- 1 Manipulating Azure Storage Accounts Using Storage PowerShell cmdlets
- 2 Vapor IO Brings OpenDCRE to General Availability
- 3 VMware Takes the Wraps Off vRealize Automation and vRealize Business
- 4 Microsoft Previews Hyper-V Containers for Windows Server 2016
- 5 Mirantis Led FUEL Project Gets Installed Under OpenStack Big Tent
Virtually Speaking: The Readers Speak Out
Yes, it's Tuesday. No, you're not hallucinating. To deliver the news and analysis you've come to expect in a more timely manner, Virtually Speaking has moved closer to the start of the week.
The drawback, however, of being at the start of the week is that while many Virtually-Speaking-worthy developments are announced on Monday or Tuesday, news can happen any time. Like Wednesday. So be sure to check ServerWatch tomorrow for some big news that we're tracking in the virtual stratosphere.
Vendor announcements and analyst pronouncements are one way to gauge a market. Another way is to listen to what those in the trenches have to say. From its reader nominations to final voting, the annual ServerWatch Product Excellence Awards is one way to do this.
This year, two of the ten categories voted on related to virtualization Best Virtualization Ecosystem and Best Virtualization Tool. More than 1,000 people voted in each category.
Voting ended last week. The results have been tallied and were made public today.
Best Virtualization Ecosystem
Few surprises here from the nominees, which were the usual suspects: Virtual Iron, Virtual Server 2005 (Microsoft), Virtuozzo for Linux (SWsoft), VMware ESX Server, and XenEnterprise for Windows (XenSource) to the winners.
VMware, which claims more than 50 percent market share in the virtual ecosystem space, took in a whopping 64 percent of the vote and again took top honors for best virtual environment. ESX server is the heart of VMware's enterprise-grade virtualization offerings and includes VMware's hypervisor. ESX Server installs at the "bare metal" level, thus enabling as many unmodified operating systems as desired, along with their applications, to run in virtual machines that share physical resources.
Trailing VMware ESX Server, were the virtualization platforms from Virtual Iron, with 11 percent of the vote and XenEnterprise for Windows from XenSource, with 12 percent of the vote. Both environments are built on the open source Xen hypervisor. Like VMware ESX, both virtualize natively. Virtual Iron's solution delivers policy-based virtualization management for a shared pool of dynamic server, storage and network resources.
Initially released in November 2006, XenEnterprise for Windows offers an easy installation of the Xen open source hypervisor along with management and configuration interfaces. It also leverages the alliance Xen struck with Microsoft in July 2006 to provide interoperability between Microsoft's Windows Server virtualization and the Xen hypervisor.
Microsoft's Virtual Server 2005 and SWsoft's Virtuozzo for Linux came in last with 7 percent of the vote apiece.
Best Virtualization Tool
While the virtualization environment is important, even more critical are the tools used to manage it, and there are no shortage of choices on the menu. Many of the vendors in the virtualization platform space offer tools to manage these increasingly complex virtual infrastructures, and many of the traditional infrastructure vendors are finding ways to solve the management issues that are a byproduct of virtualization. In addition, a number of ISVs have launched with products intended to manage virtual infrastructure management tools.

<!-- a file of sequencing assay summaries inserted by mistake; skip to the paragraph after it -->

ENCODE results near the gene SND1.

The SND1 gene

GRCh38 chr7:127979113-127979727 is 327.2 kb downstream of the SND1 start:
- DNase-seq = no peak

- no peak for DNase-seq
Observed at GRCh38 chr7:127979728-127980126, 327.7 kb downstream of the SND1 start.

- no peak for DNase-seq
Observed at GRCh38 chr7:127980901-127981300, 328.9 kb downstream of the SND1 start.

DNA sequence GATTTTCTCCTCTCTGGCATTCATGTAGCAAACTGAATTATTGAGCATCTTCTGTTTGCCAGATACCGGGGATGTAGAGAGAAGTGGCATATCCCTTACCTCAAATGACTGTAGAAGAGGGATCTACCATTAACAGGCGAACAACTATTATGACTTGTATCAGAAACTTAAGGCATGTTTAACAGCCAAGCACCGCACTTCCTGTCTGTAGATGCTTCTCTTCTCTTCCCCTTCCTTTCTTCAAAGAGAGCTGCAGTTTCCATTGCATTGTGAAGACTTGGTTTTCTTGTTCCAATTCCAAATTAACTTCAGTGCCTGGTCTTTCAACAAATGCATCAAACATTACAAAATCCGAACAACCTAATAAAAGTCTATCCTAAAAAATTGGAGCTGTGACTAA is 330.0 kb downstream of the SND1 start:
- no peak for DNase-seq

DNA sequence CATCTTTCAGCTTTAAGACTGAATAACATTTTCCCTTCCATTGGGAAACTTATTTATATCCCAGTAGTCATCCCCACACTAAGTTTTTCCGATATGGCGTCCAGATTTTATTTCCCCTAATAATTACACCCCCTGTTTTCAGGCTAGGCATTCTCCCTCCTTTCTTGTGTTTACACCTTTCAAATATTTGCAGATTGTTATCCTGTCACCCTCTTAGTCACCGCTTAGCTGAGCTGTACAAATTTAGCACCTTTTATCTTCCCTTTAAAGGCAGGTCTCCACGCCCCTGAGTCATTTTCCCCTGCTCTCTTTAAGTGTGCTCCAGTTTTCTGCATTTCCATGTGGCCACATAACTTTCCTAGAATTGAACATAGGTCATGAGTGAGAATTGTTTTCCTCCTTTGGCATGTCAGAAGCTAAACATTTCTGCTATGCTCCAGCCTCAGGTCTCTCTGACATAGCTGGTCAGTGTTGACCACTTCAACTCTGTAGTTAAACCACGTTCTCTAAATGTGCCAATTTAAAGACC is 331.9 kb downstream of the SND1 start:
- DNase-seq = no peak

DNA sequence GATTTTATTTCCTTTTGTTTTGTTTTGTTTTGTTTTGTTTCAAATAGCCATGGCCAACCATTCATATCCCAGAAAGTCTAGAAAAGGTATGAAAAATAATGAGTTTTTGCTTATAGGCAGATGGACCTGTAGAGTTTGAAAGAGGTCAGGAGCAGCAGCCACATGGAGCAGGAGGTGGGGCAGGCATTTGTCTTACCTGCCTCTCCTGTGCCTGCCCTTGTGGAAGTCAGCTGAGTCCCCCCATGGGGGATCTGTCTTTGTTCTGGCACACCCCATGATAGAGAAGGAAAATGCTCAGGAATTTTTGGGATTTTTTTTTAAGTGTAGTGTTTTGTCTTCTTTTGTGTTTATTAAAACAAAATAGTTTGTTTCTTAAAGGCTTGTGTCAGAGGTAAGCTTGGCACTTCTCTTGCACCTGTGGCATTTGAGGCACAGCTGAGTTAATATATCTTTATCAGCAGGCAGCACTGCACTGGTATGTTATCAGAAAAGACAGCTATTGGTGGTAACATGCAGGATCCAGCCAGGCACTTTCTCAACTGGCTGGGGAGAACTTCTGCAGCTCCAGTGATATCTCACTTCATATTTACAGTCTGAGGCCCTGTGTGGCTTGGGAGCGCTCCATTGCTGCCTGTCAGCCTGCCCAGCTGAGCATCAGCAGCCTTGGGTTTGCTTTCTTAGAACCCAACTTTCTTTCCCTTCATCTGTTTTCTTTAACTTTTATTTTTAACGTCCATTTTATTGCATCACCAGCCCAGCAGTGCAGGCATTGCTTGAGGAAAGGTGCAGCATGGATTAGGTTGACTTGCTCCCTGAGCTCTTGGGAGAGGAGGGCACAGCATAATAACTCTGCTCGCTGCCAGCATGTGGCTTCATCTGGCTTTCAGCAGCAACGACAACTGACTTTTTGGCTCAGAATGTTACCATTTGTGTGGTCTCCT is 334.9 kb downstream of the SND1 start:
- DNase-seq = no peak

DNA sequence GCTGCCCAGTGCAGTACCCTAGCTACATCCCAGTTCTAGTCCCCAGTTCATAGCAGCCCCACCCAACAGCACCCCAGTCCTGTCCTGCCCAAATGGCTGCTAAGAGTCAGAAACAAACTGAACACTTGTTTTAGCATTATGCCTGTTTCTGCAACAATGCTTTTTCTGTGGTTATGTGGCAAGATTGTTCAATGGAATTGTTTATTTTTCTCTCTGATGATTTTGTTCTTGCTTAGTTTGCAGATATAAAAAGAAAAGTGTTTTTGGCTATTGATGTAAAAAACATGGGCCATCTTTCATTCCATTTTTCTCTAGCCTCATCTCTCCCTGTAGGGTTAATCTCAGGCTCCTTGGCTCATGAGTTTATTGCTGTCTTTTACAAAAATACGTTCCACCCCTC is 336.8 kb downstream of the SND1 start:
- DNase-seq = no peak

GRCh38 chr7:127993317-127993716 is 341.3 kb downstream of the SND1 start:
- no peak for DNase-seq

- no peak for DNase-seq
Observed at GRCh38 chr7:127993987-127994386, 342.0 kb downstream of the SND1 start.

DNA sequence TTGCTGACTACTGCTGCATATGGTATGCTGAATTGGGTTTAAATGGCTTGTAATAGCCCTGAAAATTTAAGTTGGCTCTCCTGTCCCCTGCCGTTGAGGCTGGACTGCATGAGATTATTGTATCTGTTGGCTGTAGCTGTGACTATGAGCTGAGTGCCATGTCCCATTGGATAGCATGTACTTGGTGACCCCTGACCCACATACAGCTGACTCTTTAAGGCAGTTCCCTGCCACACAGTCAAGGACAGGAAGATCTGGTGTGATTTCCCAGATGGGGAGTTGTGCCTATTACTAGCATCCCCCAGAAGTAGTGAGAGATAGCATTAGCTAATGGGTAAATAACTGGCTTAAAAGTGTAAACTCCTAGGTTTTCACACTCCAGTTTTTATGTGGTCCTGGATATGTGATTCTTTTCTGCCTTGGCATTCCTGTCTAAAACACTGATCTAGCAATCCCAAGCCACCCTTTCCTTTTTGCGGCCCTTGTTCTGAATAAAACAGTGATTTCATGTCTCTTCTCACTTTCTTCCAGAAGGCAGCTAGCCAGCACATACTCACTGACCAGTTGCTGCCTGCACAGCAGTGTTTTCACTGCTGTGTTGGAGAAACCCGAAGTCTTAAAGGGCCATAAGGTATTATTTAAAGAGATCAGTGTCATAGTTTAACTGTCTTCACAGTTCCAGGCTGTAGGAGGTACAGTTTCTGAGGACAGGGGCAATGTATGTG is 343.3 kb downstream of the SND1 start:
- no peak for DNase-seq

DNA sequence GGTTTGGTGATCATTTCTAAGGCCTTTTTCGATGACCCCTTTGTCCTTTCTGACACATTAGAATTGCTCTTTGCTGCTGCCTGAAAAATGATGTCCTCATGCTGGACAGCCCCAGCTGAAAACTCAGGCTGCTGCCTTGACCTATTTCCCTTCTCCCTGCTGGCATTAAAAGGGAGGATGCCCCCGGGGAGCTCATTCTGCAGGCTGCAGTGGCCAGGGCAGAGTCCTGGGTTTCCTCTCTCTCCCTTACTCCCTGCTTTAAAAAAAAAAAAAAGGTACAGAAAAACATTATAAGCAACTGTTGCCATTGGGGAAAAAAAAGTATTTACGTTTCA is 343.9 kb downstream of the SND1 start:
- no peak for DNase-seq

Finalists in this category reflected this demographic range: Data Center Intelligence (CiRBA), everRun HA (Marathon Technologies), IBM Virtualization Manager, ProLiant Essentials Virtual Machine Management Pack (HP) and VMware Infrastructure.
All deliver solid solutions that meet a variety of enterprise needs.
In the end, there can be only one winner, and IBM Virtualization Manager took the honors with 48 percent of respondents choosing the Big Blue offering. IBM's experience with virtualization goes back to its mainframe days back when virtualization was known as partitioning. It has been a proponent of x86 virtualization for nearly a decade.
IBM Virtualization Manager is actually an extension of IBM Director that enables admins to discover, visualize and manage both physical and virtual systems from a single console. Virtualization Manager is compatible with VMware and Microsoft Virtual Server environments, as well as feature technology preview for Xen management.
As surprised as we were to see IBM take the lead, we were not at all surprised to see VMware take the runner-up spot with its VMware Infrastructure product suite. VMware Infrastructure picked up 36 percent of the vote. The suite is made up of eight components:
ESX Server, VMFS (a high-performance cluster file system for storage virtualization), Virtual SMP (a module providing multiprocessor support for virtual machines), VirtualCenter (the central spot to manage, automate and optimize the IT infrastructure), High Availability (a high-availability engine), DRS (a module that delivers dynamic balancing and allocation of resources), VMotion (live migration tool), and Consolidated Backup (centralized backup software for virtual machines).
HP's ProLiant Essentials Virtual Machine Management Pack didn't fare nearly as well as IBM's solution, picking up a scant 4 percent of the vote.
Data Center Intelligence for CiRBA and everRun HA (Marathon Technologies), picked up 2 percent and 10 of the vote, respectively. Not bad for two ISVs that are fairly new to the scene.
The full write up this year's winners is available at "ServerWatch Product Excellence Awards: The Winners Are ..."
Amy Newman is the managing editor of ServerWatch. She has been following the virtualization space since 2001.